Justice

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Haiti Joins Global Effort to End Statelessness

  • Posted on: 27 March 2017
  • By: Bryan Schaaf

Stateless persons are not recognized as citizens of any country.  They are often vulnerable to exploitation due to a lack of access to health care, education, work, and justice.  It is a major problem in the Dominican Republic where the the government has long been reluctant to grant citizenship to Dominicans of Haitian descent.  Last week, the Haitian Parliament voted to accede to the 1961 Convention on the Reduction of Statelessness, making it the third member state of the Caribbean Community (CARICOM) and the 69th country in the world to do so.  The United Nations High Commissioner for Refugees (UNHCR) issued a statement praising Haiti for its committment. To become involved, consider joining UNHCR's "I Belong" Campaign to End Statelessness

U.S State Department Releases 2015 Human Rights Report for Haiti

  • Posted on: 20 April 2016
  • By: Bryan Schaaf

The U.S. State Department's Bureau of Democracy, Human Rights, and Labor (DRL) is mandated to release annual country-specific human rights reports that address individual, civil, political, and worker rights, as set forth in the Universal Declaration of Human Rights. The 2015 report for Haiti is linked and copied below. There have been some modest improvements from last year - for example in improving oversight of the police.  However, there is a long way to go in reforming the justice system, corrections, and protecting the rights of women, children, and the disabled. Post your thoughts about human rights in Haiti below.  

MINUSTAH Releases Semi-Annual Report (August 31 - March 15)

  • Posted on: 14 March 2013
  • By: Bryan Schaaf

Below is the latest semi-annual report from the United Nations Stabilization Mission in Haiti (MINUSTAH) covering the period from August 31st - March 15th. The report provides an overview of key developments during this time, especially police capacity, rule of law, and human rights promotion - all of which need to be strengthened significantly before MINUSTAH can fully transition its responsibilities to the Haitian government.    

Haiti Moves to Tighten Laws on Sexual Violence

  • Posted on: 8 March 2013
  • By: Bryan Schaaf

Below is an article by the International Press Service's Ansel Herz describing upcoming legislative changes that would make it easier for survivors of rape to prosecute their attackers. The reforms have high-level support and could pass within a year.  While much more remains to be done, these reforms would represent significant progress.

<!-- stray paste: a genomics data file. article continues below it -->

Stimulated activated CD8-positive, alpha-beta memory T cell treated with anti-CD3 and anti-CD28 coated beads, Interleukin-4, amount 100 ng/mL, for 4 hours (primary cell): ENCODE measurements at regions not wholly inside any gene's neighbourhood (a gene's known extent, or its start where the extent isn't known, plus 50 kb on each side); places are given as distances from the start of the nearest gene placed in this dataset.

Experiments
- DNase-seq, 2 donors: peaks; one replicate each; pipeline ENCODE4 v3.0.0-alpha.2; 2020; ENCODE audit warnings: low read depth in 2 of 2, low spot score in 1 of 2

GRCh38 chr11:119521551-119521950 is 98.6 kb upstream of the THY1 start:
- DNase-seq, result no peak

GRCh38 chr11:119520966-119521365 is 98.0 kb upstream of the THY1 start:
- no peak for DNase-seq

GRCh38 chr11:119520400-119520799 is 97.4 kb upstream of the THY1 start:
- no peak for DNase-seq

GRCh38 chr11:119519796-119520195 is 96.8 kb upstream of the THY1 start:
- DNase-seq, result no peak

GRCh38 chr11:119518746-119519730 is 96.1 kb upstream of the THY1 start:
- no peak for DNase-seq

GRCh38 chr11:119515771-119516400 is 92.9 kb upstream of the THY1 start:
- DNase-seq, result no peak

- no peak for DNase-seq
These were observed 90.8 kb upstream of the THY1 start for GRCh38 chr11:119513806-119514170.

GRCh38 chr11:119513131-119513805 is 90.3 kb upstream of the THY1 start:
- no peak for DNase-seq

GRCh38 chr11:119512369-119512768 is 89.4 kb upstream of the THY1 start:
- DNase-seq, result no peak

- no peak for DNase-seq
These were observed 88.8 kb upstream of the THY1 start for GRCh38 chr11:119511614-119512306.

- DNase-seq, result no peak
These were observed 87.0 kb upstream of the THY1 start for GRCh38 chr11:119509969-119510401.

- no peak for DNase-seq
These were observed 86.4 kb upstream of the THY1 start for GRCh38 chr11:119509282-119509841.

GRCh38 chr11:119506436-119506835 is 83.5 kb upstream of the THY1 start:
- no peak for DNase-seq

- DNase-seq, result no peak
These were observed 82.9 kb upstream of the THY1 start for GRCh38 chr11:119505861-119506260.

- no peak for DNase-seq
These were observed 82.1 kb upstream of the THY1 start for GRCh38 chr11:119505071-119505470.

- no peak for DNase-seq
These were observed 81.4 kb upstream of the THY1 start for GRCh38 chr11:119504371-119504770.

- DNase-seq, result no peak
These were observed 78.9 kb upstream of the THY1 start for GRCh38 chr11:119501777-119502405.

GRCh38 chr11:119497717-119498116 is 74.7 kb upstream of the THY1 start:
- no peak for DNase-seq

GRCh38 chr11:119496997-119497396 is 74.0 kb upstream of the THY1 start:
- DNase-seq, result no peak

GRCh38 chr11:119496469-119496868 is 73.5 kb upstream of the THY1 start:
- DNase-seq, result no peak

U.S. State Department Releases 2010 Human Rights Report for Haiti

  • Posted on: 11 April 2011
  • By: Bryan Schaaf

Each year, the U.S. State Department Bureau of Democracy, Human Rights, and Labor  is mandated to release country specific human rights reports that address individual, civil, political, and worker rights, as set forth in the Universal Declaration of Human Rights. The 2010 Human Rights Report for Haiti, attached and copied below, indicates much remains to be done.  Protecting human rights is a critical element of governance and one which the new administration must take on as institutions and infrastructure are reformed and reconstructed.   Protecting human rights will help Haiti become a country that is more fair and just for the whole population, not just the rich and powerful.

Justice from Lot Bo Dlo?

  • Posted on: 22 May 2008
  • By: Bryan Schaaf


Last week, Haitian survivors of a brutal 1994 massacre by paramilitary leaders at last received a measure of justice. Unfortunately, it wasn't a Haitian court that dispensed it. It was a federal court in Florida. The Raboteau Massacre was a joint military/paramilitary attack on a pro-democracy neighborhood in a seaside slum during Haiti's 1991-1994 de facto military leadership, carried out on April 22, 1994. Up to 100 people were slaughtered, many of them as they ran toward the sea to escape. The next day, survivors of the attack filed complaints in Haiti with a local judge. In 2000, they won the convictions of 53 paramilitary leaders, some of them in absentia, and a damages award of $1 million gourdes. The trial was praised by international observers as fair to victims and defendants alike, and was one of the most important human rights trials ever in the Western Hemisphere.